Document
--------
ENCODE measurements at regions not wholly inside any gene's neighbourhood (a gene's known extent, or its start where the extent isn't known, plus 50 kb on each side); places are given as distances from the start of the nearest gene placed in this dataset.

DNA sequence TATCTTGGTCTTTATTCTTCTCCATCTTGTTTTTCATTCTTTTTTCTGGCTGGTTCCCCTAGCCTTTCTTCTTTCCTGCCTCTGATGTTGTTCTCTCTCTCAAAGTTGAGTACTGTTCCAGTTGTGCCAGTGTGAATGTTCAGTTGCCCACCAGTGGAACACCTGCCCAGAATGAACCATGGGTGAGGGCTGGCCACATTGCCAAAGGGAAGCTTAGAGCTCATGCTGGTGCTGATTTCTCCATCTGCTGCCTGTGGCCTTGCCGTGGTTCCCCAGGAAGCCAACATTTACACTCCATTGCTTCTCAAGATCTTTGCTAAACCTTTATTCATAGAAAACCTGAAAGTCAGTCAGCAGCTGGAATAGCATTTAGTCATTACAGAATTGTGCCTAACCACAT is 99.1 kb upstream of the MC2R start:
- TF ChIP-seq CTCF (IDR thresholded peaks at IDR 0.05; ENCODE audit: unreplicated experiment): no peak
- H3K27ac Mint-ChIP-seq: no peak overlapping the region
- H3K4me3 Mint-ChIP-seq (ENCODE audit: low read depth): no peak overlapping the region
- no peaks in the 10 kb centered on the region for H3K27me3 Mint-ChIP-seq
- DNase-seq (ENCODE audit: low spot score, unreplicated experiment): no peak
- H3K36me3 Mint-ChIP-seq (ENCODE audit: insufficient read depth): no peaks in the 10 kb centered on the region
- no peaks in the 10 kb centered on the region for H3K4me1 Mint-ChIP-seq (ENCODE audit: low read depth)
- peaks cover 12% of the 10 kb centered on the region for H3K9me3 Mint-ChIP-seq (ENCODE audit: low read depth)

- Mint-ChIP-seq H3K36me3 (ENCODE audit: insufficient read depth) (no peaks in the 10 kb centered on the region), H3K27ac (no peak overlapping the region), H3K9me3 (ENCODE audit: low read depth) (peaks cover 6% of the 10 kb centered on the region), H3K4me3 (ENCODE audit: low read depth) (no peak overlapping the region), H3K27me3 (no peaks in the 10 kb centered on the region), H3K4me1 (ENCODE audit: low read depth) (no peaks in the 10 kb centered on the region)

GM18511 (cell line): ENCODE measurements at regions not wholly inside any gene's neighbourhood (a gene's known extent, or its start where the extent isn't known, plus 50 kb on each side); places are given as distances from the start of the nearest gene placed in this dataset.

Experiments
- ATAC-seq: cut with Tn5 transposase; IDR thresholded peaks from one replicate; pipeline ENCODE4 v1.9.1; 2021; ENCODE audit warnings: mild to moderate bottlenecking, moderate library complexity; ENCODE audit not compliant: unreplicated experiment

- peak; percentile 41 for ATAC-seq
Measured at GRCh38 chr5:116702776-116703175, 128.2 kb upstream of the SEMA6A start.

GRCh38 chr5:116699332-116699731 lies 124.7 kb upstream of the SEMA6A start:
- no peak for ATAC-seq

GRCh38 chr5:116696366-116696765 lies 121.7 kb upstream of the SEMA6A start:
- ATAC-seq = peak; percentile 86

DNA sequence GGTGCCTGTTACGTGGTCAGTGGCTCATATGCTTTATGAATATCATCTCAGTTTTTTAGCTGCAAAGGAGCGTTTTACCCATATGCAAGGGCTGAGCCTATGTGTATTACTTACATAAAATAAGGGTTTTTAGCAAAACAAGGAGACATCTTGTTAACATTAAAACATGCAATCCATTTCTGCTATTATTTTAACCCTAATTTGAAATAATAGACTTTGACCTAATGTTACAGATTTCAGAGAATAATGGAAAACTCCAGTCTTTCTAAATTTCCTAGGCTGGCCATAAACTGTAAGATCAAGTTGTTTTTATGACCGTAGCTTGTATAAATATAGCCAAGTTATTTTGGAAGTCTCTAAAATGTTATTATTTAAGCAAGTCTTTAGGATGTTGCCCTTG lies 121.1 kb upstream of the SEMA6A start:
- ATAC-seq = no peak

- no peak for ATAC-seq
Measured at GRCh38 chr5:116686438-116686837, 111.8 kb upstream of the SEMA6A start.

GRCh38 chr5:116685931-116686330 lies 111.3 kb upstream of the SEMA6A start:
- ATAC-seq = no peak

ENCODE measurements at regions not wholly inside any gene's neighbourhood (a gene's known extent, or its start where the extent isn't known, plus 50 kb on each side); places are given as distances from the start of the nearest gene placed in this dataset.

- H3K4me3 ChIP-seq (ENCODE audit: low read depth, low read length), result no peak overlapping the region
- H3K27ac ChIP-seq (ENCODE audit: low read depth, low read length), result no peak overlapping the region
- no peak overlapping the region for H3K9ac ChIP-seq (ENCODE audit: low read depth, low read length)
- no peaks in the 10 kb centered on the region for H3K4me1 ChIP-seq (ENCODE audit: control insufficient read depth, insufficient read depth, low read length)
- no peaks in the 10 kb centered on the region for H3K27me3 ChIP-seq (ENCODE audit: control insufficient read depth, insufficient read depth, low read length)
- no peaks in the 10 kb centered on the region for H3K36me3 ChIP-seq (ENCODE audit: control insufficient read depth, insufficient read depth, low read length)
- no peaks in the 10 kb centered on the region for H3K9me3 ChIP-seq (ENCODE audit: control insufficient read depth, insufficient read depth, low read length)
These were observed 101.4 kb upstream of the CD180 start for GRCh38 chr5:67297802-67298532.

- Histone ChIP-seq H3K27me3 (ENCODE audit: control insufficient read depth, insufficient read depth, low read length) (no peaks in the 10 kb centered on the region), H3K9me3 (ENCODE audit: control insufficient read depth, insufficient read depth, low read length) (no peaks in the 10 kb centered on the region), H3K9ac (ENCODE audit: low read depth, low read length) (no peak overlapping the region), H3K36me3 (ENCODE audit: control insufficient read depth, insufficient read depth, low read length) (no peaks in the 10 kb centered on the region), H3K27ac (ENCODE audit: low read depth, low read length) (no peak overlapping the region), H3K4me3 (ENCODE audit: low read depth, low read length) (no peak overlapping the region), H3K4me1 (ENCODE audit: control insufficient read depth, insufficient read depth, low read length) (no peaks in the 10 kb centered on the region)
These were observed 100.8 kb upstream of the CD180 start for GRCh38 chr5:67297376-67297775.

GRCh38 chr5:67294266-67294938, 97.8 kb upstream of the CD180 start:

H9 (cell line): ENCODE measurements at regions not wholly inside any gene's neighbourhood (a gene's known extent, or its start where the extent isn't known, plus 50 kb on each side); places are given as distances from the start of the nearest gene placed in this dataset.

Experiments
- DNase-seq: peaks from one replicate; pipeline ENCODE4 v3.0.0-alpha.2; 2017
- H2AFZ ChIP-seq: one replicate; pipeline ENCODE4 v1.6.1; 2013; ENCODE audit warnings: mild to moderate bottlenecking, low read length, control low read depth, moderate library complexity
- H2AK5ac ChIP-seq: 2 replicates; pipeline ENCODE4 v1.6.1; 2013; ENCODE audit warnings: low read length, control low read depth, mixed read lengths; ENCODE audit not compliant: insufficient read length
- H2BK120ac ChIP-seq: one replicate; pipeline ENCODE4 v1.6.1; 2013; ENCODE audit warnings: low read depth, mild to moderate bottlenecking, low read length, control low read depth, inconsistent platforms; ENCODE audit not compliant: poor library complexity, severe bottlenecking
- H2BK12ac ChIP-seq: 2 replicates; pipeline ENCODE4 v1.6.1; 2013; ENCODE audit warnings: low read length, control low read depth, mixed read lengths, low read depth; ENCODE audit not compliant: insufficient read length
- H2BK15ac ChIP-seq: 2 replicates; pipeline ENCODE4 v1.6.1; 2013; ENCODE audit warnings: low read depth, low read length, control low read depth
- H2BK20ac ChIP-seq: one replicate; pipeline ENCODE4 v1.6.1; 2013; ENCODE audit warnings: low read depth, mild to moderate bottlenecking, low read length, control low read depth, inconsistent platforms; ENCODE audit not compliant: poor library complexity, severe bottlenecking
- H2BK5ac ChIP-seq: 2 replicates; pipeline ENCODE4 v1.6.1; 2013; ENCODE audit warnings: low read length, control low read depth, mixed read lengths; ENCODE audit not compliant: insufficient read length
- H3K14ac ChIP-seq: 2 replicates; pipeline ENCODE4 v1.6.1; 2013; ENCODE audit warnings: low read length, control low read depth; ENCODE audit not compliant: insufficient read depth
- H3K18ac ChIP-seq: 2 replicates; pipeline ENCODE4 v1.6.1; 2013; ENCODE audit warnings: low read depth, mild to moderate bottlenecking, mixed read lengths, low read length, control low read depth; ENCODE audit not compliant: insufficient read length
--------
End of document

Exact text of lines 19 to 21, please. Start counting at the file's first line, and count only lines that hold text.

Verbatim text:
GRCh38 chr5:116696366-116696765 lies 121.7 kb upstream of the SEMA6A start:
- ATAC-seq = peak; percentile 86

DNA sequence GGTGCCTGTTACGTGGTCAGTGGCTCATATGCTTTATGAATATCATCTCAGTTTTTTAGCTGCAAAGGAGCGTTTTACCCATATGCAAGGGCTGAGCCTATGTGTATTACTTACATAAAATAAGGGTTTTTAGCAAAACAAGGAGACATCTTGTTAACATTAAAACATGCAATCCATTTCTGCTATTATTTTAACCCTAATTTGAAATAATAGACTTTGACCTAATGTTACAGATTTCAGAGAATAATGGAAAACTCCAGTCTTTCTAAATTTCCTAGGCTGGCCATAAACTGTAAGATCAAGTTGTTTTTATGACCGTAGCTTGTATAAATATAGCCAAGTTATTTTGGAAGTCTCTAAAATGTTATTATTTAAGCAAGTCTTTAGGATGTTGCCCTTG lies 121.1 kb upstream of the SEMA6A start: